Research Projects Agency of the Department of Defense and

was monitored by the Ai r Force Office of Scientific Research

under Contract No. F49620-88-C-0132.

1This work was supported in part by a National Science

Foundation Presidential Young Investigator Award CCR-

8846714 wit h matching funds from I BM, and by National

Science Foundation research grant CCR-8403613.

learning involves expl ori ng the envi ronment, maki ng ob

servations, and then using the observations to construct

a map. The construction of useful maps is compl i cated

by the fact that observations i nvol vi ng the posi ti on, ori

entati on, and i denti fi cati on of spati al l y remot e object s

are i nvari abl y error prone. In thi s paper, we explore a

number of problems involved in constructi ng useful maps

f rom measurement s taken wi t h sensors subject to known

errors.

In previous work [Dean, 1988], we have looked at vari

ous opt i mi zat i on problems related to constructi ng maps

(e.g., construct the most accurate map consistent wi t h

a set of measurements). Even in cases i nvol vi ng onl y a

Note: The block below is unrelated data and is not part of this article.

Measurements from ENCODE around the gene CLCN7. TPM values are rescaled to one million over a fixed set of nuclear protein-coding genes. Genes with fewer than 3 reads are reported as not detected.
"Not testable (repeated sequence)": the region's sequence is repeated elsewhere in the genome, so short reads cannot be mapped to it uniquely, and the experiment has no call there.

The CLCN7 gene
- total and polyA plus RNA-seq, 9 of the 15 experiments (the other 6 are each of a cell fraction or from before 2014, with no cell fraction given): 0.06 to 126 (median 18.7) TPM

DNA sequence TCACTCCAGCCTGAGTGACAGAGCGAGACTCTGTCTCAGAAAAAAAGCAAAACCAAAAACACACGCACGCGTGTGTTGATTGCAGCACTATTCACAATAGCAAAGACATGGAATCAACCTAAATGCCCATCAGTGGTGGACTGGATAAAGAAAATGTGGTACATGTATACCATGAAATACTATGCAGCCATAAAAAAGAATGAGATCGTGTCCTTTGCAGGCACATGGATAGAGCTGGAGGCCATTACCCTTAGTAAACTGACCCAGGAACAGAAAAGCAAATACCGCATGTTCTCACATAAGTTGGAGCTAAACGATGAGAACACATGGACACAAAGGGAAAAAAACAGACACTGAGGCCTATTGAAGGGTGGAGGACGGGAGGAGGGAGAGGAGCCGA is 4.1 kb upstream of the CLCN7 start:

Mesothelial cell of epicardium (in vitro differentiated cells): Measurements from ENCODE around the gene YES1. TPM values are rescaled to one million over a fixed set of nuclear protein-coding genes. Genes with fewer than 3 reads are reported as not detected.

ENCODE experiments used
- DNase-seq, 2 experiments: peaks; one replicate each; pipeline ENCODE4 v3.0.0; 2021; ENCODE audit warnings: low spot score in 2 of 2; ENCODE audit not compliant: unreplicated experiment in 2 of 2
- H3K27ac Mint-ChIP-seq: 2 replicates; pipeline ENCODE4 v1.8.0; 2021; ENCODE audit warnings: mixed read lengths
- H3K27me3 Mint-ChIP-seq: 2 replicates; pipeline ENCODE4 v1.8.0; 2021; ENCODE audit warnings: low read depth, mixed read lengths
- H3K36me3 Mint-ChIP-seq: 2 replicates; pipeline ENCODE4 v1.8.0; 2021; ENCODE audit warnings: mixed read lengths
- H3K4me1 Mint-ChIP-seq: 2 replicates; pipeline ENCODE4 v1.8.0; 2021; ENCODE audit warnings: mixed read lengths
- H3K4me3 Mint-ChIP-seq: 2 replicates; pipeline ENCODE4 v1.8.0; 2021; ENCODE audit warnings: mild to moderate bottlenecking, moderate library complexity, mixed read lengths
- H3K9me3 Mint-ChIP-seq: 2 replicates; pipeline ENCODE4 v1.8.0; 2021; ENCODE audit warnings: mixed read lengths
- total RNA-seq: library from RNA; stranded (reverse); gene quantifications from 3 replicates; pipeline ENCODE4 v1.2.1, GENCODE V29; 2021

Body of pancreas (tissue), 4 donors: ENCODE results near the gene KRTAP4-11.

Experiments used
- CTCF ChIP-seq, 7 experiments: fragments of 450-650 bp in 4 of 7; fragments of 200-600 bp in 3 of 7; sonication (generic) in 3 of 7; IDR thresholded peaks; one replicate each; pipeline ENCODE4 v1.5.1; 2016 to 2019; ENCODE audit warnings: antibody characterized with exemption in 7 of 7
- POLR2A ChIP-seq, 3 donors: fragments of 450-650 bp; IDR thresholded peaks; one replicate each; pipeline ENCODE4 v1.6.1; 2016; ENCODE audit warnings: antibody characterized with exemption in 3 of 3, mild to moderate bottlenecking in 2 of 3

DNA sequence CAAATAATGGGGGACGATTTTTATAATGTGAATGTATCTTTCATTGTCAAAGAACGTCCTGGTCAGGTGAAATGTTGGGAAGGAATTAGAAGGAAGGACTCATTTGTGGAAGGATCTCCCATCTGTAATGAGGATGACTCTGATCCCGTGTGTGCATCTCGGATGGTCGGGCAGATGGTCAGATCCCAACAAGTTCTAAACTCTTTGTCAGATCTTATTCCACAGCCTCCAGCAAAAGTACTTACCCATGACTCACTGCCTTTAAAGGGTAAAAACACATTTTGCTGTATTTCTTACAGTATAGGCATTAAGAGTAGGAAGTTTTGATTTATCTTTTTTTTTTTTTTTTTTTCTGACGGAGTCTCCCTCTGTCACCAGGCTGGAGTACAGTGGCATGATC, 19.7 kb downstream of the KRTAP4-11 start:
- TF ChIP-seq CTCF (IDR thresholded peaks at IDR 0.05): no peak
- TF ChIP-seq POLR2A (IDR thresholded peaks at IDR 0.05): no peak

single di mensi on, such opt i mi zat i on problems can t ur n

out to be NP-har d [Yernini, 1979]. In thi s paper, rather

than look at problems that involve doi ng the best wi t h

what you have, we consider problems t hat involve going

out and getti ng what you need to generate useful repre

sentations. In parti cul ar, we consider a f or m of reliable

and probably almost always useful l earni ng [Rivest and

Sloan, 1988] in which the robot gathers i nf ormat i on to

ensure that it nearl y always (wi t h probabi l i t y 1—6) can

provide a guaranteed perfect pat h f r om one l ocati on to

another. A prerequisit e to thi s sort of l earni ng is t hat

the robot, i n movi ng around i n its envi ronment, can dis

cern the local properties of space wi t h absolut e certaint y

wi t h hi gh probabi l i t y havi ng expended an amount of ef